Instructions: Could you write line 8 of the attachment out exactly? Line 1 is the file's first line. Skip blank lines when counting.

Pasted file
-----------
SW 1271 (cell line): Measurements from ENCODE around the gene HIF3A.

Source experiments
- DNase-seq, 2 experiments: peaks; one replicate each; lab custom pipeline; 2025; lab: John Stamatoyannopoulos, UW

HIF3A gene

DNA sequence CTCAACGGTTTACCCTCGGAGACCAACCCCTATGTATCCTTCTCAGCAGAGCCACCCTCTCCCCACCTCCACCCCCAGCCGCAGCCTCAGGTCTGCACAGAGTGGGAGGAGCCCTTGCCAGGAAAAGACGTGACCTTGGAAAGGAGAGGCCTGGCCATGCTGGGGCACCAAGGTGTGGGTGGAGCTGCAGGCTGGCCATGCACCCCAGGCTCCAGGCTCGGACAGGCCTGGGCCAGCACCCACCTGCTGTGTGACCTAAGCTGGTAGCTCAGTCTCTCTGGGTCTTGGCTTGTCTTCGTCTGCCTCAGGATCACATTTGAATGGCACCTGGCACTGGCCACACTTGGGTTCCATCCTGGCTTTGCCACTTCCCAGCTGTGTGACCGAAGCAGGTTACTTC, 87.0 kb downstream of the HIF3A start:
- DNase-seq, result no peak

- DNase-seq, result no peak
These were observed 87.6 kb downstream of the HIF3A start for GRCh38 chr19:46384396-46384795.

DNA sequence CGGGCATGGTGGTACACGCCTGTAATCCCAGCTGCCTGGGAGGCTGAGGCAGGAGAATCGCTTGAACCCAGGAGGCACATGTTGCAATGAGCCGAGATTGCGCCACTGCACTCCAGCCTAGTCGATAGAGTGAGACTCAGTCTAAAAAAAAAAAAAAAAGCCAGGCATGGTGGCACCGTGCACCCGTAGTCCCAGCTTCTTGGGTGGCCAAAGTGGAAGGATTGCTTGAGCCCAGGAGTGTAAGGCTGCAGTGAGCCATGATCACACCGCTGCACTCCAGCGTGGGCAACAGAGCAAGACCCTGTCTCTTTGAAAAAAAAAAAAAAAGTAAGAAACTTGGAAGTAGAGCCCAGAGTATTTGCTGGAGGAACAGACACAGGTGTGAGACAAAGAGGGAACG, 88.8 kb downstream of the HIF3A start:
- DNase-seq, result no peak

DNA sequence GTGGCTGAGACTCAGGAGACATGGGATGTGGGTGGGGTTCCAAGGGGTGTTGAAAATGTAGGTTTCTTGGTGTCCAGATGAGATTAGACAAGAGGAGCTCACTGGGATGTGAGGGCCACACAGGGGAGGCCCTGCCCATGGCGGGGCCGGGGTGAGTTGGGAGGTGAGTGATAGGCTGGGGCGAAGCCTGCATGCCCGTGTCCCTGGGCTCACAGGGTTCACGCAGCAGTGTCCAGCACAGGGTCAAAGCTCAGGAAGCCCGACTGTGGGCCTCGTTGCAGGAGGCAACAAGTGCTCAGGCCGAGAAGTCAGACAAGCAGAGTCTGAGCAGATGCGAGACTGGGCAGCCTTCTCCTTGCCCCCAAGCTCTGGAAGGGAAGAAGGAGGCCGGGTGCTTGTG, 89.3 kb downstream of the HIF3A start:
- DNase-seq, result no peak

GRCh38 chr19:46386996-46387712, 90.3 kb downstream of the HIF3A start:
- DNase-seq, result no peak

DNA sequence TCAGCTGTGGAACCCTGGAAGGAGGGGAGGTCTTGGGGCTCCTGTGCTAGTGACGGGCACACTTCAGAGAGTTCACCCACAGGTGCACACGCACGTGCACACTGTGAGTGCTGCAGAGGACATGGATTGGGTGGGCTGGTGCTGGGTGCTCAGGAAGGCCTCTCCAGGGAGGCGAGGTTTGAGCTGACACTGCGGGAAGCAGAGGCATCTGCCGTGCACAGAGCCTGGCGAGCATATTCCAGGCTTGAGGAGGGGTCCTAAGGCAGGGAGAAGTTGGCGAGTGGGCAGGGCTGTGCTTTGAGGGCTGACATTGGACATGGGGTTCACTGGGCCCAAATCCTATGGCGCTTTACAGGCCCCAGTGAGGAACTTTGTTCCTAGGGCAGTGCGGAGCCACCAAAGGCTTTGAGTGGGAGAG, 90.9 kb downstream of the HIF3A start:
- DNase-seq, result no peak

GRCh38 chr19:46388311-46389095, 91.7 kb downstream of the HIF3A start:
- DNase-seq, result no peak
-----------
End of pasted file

These were observed 87.6 kb downstream of the HIF3A start for GRCh38 chr19:46384396-46384795.